In the heavily populated counties around Greater London three towns have councils controlled by the Labour Party. By tomorrow, only two will remain.
Reading, the former county town of Berkshire, ought to be Labour territory, with its council estates, a substantial number of private flats in the town centre, and thousands of public employees. But the question is not whether Labour will retain majority control of Reading Borough Council, but whether it be overtaken by a resurgent Conservative Party? Labour's inevitable demise will leave Slough and Luton as the only towns within commuting distance of London with councils under majority Labour control.
Ten years ago, the only visible Conservative presence in Reading was in the parts of town where smart detached houses have gravel drives, but recently it has spread to the city centre, where people live in rented accommodation, a place where hardly anyone said they voted Tory in the 1990s. "We have got a lot of younger members since David Cameron has taken over," said Andrew Cumpsty, director of a London PR company, who is hoping that he is about to become the council's new leader. "I'm 45, and until recently I was seen as a young hopeful. Now there are more people in the local party younger than me than older. That has been a positive step forward. We have groups out canvassing in every ward."
Opponents accuse the Conservatives of being deliberately vague about what they would do for the town if they get into office, relying instead on Mr Cameron's popularity, Gordon Brown's unpopularity, and the row over the 10p tax rate to boost support. Their election manifesto is less than 300 words long.
Mr Cumpsty disputes this claim, saying that they have been fighting on local matters, but adds: "Gordon Brown is a huge issue that has been playing very, very badly for the Labour Party. That has really kicked in in the last three weeks. It reflects the media coverage around the 10p tax, and I don't think his personality is playing particularly well. As Chancellor, that dour personality worked, but as Prime Minister, it doesn't."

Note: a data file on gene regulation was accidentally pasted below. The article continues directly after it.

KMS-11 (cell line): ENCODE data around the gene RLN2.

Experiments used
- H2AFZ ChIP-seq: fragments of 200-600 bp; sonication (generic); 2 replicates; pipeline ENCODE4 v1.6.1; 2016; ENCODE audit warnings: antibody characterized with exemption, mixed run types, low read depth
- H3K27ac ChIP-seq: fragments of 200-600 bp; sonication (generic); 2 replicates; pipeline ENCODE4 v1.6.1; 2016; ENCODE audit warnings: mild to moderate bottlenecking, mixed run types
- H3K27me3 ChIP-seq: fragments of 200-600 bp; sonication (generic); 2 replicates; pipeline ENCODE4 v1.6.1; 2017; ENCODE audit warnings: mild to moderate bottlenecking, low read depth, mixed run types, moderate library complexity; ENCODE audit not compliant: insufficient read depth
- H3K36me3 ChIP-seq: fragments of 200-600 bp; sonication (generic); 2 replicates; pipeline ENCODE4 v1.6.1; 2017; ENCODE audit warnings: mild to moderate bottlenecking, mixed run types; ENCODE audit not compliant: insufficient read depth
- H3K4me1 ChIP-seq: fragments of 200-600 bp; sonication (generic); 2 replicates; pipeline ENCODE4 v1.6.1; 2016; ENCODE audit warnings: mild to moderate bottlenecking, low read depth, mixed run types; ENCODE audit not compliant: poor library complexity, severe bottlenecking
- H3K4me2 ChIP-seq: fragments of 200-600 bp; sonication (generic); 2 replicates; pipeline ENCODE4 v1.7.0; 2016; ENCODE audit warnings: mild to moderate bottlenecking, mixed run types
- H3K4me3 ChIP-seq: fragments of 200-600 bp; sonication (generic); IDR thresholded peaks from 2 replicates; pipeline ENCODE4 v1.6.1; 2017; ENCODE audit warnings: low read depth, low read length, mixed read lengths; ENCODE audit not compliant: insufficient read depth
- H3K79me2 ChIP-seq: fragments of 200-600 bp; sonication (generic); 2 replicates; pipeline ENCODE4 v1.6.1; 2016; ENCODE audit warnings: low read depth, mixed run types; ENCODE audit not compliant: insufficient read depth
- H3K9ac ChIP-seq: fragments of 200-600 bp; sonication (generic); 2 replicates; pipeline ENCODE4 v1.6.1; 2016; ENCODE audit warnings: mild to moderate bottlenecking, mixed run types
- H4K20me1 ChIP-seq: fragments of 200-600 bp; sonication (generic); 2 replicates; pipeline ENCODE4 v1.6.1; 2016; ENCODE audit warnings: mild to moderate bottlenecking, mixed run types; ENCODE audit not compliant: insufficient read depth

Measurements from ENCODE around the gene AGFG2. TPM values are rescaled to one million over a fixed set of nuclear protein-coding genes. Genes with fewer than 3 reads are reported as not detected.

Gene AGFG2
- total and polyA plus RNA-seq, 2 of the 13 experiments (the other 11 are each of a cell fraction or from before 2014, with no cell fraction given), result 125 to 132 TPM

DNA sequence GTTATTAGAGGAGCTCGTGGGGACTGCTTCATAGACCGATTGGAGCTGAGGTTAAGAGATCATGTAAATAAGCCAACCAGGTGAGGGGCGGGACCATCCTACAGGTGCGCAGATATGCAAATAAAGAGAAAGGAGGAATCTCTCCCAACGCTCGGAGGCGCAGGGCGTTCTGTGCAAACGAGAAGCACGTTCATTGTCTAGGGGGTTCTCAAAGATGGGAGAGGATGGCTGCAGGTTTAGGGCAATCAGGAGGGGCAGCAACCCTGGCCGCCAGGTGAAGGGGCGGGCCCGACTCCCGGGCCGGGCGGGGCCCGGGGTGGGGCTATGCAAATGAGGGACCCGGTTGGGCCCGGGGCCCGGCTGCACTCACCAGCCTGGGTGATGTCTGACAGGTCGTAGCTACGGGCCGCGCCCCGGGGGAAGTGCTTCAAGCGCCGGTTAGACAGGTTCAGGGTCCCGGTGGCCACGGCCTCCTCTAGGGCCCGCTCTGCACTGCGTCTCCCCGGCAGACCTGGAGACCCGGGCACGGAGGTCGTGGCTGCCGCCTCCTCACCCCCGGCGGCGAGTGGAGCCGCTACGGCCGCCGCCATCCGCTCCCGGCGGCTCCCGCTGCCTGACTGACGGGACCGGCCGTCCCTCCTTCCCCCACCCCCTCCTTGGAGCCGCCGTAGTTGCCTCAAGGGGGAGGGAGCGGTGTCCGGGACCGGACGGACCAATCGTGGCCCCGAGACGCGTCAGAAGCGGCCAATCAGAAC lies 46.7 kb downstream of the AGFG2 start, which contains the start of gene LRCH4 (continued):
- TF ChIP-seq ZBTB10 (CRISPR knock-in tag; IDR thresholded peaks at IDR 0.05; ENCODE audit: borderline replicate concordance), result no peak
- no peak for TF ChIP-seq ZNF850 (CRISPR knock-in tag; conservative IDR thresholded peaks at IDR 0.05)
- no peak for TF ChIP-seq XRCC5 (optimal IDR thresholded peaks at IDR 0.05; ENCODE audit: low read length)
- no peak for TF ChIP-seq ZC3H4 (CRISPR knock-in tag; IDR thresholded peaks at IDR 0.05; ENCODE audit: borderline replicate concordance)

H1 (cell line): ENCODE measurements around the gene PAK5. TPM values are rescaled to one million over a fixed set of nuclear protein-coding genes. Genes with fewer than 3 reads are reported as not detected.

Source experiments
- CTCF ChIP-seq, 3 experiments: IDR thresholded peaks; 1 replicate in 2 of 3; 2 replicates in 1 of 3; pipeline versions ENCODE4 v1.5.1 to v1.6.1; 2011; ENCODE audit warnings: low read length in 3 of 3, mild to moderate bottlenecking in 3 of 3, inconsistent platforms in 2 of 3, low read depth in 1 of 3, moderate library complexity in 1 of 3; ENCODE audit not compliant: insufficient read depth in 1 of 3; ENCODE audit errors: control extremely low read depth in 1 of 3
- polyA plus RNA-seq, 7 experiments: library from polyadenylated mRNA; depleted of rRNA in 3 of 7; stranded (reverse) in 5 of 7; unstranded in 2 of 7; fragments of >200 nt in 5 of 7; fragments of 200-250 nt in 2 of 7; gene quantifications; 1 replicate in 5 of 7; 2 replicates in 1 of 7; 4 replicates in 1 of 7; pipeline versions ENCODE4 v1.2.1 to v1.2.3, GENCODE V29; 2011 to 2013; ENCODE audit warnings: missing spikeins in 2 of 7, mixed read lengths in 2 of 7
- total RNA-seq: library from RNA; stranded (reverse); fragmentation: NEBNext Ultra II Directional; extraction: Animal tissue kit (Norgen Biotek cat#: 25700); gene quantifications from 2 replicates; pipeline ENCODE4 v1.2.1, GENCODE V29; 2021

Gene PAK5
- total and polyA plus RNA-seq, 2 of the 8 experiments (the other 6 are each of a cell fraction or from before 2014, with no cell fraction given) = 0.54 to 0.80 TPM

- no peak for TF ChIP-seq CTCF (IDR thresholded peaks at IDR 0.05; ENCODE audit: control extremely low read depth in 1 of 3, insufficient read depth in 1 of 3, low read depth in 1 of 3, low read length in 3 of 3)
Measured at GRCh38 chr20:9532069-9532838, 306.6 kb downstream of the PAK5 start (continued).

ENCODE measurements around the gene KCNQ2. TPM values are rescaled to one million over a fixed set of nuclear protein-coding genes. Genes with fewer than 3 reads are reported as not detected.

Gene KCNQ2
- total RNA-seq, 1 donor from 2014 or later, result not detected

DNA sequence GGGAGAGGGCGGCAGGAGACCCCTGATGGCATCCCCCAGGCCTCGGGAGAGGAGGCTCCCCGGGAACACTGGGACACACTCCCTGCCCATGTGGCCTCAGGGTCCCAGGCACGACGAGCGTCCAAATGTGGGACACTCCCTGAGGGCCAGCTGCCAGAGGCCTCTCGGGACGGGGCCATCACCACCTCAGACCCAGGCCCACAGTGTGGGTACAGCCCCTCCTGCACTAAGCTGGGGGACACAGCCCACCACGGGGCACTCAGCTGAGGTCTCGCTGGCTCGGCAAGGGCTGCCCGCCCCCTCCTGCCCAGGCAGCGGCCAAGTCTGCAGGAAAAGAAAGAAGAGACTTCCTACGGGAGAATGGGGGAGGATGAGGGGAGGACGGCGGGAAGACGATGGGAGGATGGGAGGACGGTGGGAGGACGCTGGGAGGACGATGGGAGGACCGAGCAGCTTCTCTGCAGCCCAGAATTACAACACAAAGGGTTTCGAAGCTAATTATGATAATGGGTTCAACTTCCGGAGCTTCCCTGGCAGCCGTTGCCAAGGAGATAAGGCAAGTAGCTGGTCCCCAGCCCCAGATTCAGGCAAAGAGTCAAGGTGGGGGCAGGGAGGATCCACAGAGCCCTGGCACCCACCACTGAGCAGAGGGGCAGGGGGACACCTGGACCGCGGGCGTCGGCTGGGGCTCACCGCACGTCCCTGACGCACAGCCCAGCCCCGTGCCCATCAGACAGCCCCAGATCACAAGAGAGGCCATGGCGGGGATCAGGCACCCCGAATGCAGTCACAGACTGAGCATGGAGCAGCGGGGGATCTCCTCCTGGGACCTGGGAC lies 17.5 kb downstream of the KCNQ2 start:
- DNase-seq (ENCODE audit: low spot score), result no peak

Gareth Ebbs, leader of Reading's Liberal Democrats, is not saying which of the two parties his group will put into power next week. He complains that Labour councillors have developed bad habits from running the council for too long, though the impression he gives is that his party would prefer to deal with them than with the Tories. But he conceded: "It would be perverse to do something that went massively against the grain of the electorate."
When the post-mortem is held, Reading's Labour councillors and former councillors should be able to insist that it is not their fault they were defeated. The Independent's own random and unscientific sampling of local opinion in Reading's main shopping area turned up relatively little hostility to the local council. Verdicts on their record ranged from "they have looked after Reading very well" – from a middle aged mother – to "they're totally useless" from an elderly man with a grouse about the volume of traffic passing his house. The nearby M4 motorway disgorges hundreds of vehicles an hour, many of which pass through Reading on their way to somewhere else. A new traffic scheme set up by the council in 2006 had to be abandoned, at a cost of £1m, and the problem has been farmed out to an independent commission.
But Tony Page, a Labour councillor for 35 years, says the core Labour vote is still there, and that habitual Labour voters are not hostile to the Prime Minister; only the waverers or the ones who were never going to vote Labour are, he claims.
Last year, Labour saw its total vote drop by only 150 across Reading, though that meant saying goodbye to a clutch of council seats, when about 3,000 extra people turned out to vote for the Tories. If Reading is typical of the nation, it seems that the Government's problem is not that it is losing loyal supporters; it is that Mr Cameron is attracting new ones, while Mr Brown is not.Reuse content